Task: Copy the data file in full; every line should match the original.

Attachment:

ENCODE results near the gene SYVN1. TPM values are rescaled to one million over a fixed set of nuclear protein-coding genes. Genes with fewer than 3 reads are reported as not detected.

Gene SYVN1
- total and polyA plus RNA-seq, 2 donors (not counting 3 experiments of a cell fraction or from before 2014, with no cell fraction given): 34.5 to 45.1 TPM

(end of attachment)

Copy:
ENCODE results near the gene SYVN1. TPM values are rescaled to one million over a fixed set of nuclear protein-coding genes. Genes with fewer than 3 reads are reported as not detected.

Gene SYVN1
- total and polyA plus RNA-seq, 2 donors (not counting 3 experiments of a cell fraction or from before 2014, with no cell fraction given): 34.5 to 45.1 TPM